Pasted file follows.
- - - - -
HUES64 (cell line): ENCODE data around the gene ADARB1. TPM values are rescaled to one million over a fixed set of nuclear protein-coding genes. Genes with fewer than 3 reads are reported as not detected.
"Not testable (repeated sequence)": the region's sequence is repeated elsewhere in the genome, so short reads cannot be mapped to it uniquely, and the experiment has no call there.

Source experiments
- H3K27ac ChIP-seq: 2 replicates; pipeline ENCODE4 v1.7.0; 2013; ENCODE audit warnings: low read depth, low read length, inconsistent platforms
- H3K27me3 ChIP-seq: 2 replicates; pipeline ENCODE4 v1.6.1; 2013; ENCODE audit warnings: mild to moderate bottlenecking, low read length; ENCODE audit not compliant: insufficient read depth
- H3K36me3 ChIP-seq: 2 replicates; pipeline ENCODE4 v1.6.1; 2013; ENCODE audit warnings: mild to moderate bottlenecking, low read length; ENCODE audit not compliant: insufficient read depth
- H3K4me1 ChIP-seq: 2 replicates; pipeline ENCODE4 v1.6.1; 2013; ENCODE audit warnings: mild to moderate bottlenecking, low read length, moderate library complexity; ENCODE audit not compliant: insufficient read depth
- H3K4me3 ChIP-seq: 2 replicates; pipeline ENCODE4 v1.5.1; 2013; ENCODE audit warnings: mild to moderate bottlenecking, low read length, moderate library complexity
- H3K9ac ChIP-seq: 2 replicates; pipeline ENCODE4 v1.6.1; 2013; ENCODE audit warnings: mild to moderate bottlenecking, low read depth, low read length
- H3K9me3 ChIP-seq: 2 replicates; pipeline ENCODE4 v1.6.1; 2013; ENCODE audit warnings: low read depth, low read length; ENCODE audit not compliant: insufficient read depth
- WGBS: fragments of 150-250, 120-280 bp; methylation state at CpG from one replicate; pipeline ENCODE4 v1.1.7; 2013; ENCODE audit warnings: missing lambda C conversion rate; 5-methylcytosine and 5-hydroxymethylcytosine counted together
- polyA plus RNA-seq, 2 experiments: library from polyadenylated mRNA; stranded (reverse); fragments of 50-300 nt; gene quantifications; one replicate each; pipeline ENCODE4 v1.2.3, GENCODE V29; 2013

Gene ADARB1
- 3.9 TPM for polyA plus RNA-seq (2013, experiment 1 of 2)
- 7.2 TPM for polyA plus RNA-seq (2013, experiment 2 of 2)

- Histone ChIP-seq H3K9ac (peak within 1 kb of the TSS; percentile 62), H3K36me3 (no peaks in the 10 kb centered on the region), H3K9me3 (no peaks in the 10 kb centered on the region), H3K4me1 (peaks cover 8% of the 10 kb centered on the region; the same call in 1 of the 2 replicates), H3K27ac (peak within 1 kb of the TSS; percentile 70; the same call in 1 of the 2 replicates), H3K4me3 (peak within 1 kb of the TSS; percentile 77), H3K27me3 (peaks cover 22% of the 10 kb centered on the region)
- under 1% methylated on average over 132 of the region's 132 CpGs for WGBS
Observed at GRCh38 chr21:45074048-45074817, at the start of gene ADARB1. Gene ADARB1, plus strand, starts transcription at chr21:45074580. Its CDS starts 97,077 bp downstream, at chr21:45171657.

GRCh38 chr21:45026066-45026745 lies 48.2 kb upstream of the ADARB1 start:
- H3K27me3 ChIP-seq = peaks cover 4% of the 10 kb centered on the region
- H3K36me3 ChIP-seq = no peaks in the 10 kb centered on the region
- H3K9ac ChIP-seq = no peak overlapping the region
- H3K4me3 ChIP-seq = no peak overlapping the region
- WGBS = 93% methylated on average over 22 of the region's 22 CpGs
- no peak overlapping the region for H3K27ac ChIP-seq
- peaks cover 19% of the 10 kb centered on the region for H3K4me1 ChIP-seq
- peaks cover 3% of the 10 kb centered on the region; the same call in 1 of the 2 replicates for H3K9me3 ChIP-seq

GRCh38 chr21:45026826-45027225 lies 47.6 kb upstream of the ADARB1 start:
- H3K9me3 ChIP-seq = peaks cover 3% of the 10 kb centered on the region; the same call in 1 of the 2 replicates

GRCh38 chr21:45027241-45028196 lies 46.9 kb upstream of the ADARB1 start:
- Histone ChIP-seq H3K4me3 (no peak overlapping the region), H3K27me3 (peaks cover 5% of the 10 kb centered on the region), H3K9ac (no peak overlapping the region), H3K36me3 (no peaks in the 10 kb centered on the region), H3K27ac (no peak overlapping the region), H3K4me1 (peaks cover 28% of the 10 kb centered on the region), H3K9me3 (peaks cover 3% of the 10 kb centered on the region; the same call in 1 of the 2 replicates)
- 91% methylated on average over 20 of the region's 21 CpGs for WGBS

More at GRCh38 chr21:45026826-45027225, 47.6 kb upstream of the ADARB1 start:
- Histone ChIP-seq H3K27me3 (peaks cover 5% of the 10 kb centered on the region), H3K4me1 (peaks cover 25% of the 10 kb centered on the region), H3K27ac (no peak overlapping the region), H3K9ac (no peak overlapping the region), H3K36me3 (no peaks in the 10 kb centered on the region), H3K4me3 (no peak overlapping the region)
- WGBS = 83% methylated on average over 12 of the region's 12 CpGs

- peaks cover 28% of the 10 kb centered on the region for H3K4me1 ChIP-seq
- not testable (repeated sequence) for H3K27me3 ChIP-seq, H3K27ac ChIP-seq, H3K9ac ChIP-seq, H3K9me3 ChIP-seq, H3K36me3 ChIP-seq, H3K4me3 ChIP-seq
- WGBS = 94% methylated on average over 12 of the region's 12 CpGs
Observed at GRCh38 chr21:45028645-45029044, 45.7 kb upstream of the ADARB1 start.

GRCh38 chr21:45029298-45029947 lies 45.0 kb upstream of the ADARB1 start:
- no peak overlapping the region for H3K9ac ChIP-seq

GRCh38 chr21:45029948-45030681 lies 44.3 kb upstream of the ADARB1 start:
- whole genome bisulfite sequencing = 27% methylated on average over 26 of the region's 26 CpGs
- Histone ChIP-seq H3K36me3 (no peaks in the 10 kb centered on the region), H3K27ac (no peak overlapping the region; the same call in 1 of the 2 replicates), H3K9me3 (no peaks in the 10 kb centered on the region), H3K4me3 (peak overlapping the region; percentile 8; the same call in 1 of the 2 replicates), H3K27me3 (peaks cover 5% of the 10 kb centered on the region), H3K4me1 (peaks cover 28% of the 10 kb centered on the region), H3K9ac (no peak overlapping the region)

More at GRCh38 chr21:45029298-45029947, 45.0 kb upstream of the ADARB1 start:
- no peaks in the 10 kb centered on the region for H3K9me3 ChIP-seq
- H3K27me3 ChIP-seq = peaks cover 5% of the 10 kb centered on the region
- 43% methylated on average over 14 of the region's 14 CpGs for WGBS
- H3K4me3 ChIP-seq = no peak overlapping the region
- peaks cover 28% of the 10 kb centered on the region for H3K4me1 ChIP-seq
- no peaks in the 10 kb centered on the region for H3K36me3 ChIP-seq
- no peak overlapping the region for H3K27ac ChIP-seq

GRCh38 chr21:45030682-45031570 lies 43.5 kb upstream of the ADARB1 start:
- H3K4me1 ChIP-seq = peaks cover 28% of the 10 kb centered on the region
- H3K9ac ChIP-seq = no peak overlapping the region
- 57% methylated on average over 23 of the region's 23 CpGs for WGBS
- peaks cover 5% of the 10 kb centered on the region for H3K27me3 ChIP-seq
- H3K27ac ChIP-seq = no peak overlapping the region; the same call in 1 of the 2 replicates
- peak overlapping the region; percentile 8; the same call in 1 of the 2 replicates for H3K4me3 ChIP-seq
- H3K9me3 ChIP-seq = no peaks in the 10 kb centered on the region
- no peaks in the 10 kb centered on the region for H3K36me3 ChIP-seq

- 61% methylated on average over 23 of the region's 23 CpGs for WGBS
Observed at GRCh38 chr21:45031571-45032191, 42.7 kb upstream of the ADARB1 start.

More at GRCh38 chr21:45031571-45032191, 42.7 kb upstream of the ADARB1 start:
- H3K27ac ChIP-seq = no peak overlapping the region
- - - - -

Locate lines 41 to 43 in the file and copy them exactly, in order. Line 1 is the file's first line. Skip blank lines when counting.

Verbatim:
- no peak overlapping the region for H3K9ac ChIP-seq

GRCh38 chr21:45029948-45030681 lies 44.3 kb upstream of the ADARB1 start:
- whole genome bisulfite sequencing = 27% methylated on average over 26 of the region's 26 CpGs